For something on the side, you must consider the cost involve to trade through a legal entity as they usually are more expensive to service than a sole prop (appointing an accountant/auditor), but there are reasons why these forms of entities exist and not all businesses are done in sole props!

    I would suggest talking to your accountant who could help you with proper tax planning, choosing the correct business vehicle and very important, guide you on what you need to know about VAT when registered as a vendor.

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    Yes, if you don't need to register for VAT, don't. Unless you lose business because of the fact that you're not a vendor. The regulations for registering have nothing to do with, if you're a sole prop, cc or pty. In either case they require supporting documents to substantiate that you meet the requirements for either compulsory or voluntary registration. Thus, if you start a cc or pty now, you still have to proof your turnover.

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    NibbleIT (21-Feb-11)

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    Hi all

    Thanks very much for everyones responses, this has given me quite a lot to think about.
    I have two definite choices now, either keeping my sole tradership without the VAT or going all out and getting the CC and VAT registration.
    Either way I'm definitely going to see my accountant before doing anything rash!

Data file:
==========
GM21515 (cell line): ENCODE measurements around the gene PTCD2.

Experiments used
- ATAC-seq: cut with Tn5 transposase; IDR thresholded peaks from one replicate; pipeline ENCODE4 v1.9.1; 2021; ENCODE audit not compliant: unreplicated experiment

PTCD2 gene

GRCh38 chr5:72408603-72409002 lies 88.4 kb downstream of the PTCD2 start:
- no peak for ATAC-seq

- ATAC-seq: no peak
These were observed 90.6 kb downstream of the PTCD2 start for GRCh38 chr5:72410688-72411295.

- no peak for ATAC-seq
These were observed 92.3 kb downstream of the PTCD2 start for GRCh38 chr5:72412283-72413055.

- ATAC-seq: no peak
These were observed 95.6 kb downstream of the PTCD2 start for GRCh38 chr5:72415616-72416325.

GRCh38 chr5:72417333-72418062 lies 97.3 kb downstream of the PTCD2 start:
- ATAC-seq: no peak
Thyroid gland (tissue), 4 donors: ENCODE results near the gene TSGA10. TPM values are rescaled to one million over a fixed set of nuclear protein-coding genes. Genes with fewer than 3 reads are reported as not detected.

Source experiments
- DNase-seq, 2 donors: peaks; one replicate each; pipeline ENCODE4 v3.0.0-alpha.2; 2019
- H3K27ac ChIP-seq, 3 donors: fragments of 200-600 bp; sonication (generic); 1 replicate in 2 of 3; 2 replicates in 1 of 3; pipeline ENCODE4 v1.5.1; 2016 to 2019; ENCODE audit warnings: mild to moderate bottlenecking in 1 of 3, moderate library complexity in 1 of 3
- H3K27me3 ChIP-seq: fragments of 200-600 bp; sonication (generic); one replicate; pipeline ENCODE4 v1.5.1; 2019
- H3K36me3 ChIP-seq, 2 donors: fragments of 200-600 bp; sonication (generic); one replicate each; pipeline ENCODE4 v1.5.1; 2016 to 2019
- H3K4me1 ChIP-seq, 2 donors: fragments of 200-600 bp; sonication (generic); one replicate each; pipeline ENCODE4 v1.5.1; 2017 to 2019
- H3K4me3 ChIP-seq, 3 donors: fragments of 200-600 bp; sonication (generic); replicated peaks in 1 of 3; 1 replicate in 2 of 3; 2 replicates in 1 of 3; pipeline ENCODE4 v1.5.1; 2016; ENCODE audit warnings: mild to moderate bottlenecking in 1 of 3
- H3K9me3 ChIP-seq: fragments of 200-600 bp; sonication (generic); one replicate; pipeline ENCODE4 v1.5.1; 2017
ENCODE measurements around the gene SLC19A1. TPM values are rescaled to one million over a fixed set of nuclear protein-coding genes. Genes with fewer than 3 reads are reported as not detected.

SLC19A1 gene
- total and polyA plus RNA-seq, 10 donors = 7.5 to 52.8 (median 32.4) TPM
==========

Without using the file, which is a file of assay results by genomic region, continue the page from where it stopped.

Thanks again for the adivce, its been super helpful

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    Why is it that you want to register for VAT?

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    I've just noticed that small businesses are more inclined to trade with you if you are VAT registered so that they can claim it back. If it wasnt for that I would never have had to register for VAT

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    Quote Originally Posted by NibbleIT View Post
    I've just noticed that small businesses are more inclined to trade with you if you are VAT registered so that they can claim it back. If it wasnt for that I would never have had to register for VAT
    I find that surprising. It doesn't really make much difference to them. If you charge R100 with no VAT or R114 with VAT, its still the same ultimate price to them. I know thats a bit over simplified and that there might be a bit of a price benefit in the B2B chain, but the difference should hardly be affecting their decisions.

    Perhaps they just like the idea that a VAT registration gives you some sort of credibility, which I suppose it does. SARS will check that you have actually conducted a certain amount of business before they give out the number. The only problem for the start up is that they actually have to do that turnover. SARS have become stricter in their processes, so they will only deal in historical confirmed figures, rather than mere promises.